ON CONFORMAL REPRESENTATION FROM A MECHANICAL
POINT OF VIEW.
[Philosophical Magazine, Vol. xxv. pp. 698 — 702, 1913.]
IN what is called conformal representation the coordinates of one point x, y in a plane are connected with those of the corresponding point £, t] by the relation
™>), .............................. (1)
where / denotes an arbitrary function. In this transformation angles remain unaltered., and corresponding infinitesimal figures are similar, though not in general similarly situated. If we attribute to f, 77 values in arithmetical progression with the same small common difference, the simple square network is represented by two sets of curves crossing one another at right angles so as to form what are ultimately squares when the original common difference is made small enough. For example, as a special case of (1), if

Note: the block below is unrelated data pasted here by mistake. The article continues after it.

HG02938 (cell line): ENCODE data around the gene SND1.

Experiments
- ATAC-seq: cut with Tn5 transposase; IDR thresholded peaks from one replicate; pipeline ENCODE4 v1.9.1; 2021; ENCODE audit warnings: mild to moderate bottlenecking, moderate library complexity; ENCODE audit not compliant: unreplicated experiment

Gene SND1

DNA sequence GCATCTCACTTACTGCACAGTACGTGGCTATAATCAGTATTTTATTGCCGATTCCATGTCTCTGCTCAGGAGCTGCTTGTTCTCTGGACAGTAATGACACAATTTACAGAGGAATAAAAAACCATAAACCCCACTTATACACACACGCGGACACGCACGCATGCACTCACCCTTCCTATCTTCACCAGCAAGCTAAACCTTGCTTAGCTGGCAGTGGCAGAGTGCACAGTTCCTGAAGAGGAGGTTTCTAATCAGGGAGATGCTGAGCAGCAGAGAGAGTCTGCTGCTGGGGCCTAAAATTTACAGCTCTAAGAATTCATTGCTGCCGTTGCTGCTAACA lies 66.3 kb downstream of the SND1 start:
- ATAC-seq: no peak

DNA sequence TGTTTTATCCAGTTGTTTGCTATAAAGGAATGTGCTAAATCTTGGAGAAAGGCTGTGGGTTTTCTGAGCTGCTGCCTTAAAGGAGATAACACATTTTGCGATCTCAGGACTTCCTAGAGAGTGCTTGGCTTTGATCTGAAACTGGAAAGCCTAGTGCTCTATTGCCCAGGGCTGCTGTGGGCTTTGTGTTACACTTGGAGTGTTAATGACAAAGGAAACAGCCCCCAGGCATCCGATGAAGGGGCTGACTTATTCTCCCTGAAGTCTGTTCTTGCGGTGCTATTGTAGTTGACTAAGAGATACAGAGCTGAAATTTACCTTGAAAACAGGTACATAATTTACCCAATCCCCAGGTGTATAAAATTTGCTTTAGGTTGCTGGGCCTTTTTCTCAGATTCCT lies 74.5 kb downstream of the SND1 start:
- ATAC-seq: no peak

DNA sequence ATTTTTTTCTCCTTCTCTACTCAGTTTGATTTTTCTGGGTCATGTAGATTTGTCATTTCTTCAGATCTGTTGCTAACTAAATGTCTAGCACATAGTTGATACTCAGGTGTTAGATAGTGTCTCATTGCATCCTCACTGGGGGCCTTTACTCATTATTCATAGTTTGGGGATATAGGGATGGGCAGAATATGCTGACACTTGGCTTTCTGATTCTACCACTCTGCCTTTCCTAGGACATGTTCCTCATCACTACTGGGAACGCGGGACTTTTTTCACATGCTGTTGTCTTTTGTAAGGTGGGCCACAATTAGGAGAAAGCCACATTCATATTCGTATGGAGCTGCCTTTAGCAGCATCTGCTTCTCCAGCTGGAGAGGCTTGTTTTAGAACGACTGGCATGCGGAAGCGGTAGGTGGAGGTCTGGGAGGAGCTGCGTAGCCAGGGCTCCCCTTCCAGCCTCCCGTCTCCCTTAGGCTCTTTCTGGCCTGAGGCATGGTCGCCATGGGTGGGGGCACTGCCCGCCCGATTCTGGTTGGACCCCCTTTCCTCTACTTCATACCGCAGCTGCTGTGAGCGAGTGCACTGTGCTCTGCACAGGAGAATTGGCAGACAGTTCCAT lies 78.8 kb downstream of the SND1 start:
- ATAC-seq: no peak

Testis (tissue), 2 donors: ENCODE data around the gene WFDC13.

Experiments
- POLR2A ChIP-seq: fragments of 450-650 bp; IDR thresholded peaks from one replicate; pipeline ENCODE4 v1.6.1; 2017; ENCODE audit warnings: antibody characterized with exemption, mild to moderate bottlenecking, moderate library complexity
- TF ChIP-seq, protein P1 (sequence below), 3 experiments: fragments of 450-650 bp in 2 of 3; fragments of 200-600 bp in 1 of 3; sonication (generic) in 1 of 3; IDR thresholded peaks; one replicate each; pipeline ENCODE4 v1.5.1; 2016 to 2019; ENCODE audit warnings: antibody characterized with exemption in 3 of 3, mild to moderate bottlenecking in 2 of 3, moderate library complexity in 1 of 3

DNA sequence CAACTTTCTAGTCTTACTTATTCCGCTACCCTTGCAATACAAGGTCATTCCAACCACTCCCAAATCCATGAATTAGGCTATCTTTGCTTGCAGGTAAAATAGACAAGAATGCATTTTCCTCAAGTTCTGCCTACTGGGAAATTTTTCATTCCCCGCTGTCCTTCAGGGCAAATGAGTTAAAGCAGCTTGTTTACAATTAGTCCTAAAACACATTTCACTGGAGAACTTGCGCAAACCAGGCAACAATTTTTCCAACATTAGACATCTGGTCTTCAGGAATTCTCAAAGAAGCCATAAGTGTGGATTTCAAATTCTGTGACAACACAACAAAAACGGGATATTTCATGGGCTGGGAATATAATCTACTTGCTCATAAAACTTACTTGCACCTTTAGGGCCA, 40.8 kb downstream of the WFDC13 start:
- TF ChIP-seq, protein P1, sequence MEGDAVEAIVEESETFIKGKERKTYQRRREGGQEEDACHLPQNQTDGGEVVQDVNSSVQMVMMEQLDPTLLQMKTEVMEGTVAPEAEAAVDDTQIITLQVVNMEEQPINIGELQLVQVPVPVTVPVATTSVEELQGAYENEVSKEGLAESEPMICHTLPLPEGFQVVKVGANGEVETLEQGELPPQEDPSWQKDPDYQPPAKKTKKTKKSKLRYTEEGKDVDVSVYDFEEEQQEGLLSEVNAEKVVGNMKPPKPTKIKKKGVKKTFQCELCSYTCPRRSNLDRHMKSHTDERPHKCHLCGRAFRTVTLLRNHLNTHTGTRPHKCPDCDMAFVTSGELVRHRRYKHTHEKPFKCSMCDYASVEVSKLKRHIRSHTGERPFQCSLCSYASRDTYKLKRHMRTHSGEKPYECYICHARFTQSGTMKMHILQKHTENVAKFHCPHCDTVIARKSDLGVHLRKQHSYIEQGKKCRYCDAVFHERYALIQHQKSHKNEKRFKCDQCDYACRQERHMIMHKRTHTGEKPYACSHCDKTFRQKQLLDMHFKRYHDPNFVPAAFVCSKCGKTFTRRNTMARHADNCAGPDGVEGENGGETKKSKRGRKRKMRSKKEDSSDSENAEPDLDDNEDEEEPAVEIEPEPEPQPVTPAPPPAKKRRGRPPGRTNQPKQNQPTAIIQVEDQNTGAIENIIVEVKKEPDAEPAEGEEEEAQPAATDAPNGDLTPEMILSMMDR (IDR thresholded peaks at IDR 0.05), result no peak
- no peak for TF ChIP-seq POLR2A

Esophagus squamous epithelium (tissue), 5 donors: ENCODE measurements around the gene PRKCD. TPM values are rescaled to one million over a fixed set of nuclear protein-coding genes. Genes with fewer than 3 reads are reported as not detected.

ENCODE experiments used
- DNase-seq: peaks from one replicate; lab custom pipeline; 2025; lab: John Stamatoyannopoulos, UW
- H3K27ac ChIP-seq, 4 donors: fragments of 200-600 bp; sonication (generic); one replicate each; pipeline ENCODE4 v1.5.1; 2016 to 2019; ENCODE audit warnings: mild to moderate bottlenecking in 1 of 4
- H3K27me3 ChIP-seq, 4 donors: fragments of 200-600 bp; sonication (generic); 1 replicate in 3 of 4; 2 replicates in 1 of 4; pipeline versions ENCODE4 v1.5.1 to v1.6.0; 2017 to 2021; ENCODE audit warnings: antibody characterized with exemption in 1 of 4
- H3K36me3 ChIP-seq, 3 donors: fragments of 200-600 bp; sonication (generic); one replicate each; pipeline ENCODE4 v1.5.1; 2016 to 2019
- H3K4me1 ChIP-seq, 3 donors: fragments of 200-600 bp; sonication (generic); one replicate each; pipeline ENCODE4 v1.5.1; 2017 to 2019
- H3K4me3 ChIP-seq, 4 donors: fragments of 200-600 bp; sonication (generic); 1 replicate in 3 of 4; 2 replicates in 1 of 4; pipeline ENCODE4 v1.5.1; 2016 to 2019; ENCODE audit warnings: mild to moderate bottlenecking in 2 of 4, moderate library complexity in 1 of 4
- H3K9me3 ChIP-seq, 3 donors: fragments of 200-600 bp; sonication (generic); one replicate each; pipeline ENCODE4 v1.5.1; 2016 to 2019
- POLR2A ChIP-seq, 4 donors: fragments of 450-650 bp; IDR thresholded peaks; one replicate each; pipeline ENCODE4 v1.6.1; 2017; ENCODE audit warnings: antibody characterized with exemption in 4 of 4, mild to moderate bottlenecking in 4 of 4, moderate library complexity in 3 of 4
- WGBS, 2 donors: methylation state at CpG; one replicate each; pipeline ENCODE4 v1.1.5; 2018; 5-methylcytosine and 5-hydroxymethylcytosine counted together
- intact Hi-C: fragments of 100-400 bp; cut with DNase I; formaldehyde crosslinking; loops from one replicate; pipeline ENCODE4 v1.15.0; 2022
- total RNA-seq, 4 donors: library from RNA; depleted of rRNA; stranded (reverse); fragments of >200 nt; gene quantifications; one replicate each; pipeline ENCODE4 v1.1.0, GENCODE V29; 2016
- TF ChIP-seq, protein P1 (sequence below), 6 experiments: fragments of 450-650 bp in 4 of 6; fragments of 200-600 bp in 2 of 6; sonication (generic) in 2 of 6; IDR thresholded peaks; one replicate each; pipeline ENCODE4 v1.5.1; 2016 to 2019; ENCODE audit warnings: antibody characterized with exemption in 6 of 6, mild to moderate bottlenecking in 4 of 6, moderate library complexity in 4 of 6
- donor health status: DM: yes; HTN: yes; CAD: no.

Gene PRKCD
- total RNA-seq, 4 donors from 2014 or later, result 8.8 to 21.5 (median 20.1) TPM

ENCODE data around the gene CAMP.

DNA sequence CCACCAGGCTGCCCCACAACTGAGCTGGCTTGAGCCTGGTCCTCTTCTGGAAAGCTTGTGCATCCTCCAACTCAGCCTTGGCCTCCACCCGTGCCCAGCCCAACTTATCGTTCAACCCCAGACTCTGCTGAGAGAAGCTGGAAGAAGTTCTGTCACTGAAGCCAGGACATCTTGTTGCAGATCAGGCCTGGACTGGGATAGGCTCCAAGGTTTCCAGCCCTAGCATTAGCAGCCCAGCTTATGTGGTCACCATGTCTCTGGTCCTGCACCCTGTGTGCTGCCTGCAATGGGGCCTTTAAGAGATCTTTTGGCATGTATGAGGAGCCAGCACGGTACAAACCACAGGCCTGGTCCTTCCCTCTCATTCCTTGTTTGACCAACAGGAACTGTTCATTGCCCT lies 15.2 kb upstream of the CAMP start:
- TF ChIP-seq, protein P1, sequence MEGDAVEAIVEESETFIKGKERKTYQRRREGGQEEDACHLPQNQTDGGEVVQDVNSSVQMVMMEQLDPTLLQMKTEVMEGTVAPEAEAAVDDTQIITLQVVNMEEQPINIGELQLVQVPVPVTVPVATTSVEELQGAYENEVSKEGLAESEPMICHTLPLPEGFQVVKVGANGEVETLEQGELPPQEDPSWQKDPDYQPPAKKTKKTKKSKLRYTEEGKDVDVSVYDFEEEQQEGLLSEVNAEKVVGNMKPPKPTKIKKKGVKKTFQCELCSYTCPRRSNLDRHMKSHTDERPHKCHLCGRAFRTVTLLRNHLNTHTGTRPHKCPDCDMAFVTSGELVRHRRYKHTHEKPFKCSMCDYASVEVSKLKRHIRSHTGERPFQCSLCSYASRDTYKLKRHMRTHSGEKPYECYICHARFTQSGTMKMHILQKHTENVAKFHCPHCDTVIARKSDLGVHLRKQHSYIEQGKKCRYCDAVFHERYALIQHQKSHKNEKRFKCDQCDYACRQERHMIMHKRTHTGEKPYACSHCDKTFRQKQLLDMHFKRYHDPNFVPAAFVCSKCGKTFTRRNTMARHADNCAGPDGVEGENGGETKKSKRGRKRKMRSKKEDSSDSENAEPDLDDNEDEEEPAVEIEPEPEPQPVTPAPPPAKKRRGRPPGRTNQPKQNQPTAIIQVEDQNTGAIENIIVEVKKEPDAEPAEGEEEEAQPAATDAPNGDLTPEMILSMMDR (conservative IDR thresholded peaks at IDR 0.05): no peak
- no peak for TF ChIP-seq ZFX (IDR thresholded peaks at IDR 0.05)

x + iy = c sin (£ + i^), ........................... (2)
as = c sin f cosh 77, y = c cos £ sinh 77 ; and the curves corresponding to 77 = constant are
+ .".....,,,T-,,-, — i
c2 cosh2 77 c2 sinh2 77
and those corresponding to £ = constant are
c2 sin21 c2 cos2 f '
a set of confocal ellipses and hyperbolas.
It is usual to refer ae, y and £, 77 to separate planes and, as far as I have seen, no transition from the one position to the other is contemplated. But of course there is nothing to forbid the two sets of coordinates being taken in the same plane and measured on the same axes. We may thenortion of this paper. lii ---- /(< --- 7 Tr~77 7 \ i 7 .